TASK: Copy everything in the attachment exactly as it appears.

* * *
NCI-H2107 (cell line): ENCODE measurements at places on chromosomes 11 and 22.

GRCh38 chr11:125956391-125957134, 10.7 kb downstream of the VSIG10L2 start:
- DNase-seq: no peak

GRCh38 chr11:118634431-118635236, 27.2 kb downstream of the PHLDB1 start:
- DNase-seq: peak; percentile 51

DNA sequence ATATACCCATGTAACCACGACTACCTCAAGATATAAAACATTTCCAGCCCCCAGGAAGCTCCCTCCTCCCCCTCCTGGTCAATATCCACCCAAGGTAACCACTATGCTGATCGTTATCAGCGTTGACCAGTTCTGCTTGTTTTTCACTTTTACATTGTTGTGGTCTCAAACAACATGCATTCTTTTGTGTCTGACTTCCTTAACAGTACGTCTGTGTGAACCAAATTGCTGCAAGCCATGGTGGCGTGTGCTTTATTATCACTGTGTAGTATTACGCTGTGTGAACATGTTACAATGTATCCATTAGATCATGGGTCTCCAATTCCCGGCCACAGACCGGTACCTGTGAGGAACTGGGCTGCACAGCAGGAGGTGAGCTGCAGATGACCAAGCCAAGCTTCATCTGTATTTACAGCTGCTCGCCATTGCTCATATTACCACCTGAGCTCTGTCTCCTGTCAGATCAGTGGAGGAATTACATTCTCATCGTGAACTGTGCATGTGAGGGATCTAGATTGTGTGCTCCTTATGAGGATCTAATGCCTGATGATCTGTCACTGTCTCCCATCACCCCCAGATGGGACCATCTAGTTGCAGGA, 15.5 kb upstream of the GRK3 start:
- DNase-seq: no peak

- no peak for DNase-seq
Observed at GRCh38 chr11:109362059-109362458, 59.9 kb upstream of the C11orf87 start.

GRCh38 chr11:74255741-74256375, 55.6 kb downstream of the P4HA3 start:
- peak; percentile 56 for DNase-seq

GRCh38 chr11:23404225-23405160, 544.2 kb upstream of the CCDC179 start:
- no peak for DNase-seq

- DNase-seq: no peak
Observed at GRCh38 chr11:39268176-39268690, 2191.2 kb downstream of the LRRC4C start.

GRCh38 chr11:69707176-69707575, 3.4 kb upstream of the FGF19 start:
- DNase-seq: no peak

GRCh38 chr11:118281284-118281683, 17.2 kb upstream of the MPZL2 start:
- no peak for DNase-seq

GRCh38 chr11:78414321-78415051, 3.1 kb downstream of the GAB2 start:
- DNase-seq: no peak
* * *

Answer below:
NCI-H2107 (cell line): ENCODE measurements at places on chromosomes 11 and 22.

GRCh38 chr11:125956391-125957134, 10.7 kb downstream of the VSIG10L2 start:
- DNase-seq: no peak

GRCh38 chr11:118634431-118635236, 27.2 kb downstream of the PHLDB1 start:
- DNase-seq: peak; percentile 51

DNA sequence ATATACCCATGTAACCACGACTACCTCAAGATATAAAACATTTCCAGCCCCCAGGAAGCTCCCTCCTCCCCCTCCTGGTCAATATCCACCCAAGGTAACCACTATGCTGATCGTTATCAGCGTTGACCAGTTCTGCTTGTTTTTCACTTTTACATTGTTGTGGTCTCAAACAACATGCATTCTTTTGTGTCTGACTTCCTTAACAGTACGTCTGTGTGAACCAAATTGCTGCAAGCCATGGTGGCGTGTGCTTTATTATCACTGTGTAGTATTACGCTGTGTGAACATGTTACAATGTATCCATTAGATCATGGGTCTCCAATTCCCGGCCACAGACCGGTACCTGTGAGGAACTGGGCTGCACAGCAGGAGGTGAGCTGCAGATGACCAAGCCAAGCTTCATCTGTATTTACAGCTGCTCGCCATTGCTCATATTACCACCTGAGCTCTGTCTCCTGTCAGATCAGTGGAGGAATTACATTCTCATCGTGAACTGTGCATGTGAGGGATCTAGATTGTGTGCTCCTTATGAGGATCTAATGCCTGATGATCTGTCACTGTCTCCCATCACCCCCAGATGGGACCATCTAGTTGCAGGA, 15.5 kb upstream of the GRK3 start:
- DNase-seq: no peak

- no peak for DNase-seq
Observed at GRCh38 chr11:109362059-109362458, 59.9 kb upstream of the C11orf87 start.

GRCh38 chr11:74255741-74256375, 55.6 kb downstream of the P4HA3 start:
- peak; percentile 56 for DNase-seq

GRCh38 chr11:23404225-23405160, 544.2 kb upstream of the CCDC179 start:
- no peak for DNase-seq

- DNase-seq: no peak
Observed at GRCh38 chr11:39268176-39268690, 2191.2 kb downstream of the LRRC4C start.

GRCh38 chr11:69707176-69707575, 3.4 kb upstream of the FGF19 start:
- DNase-seq: no peak

GRCh38 chr11:118281284-118281683, 17.2 kb upstream of the MPZL2 start:
- no peak for DNase-seq

GRCh38 chr11:78414321-78415051, 3.1 kb downstream of the GAB2 start:
- DNase-seq: no peak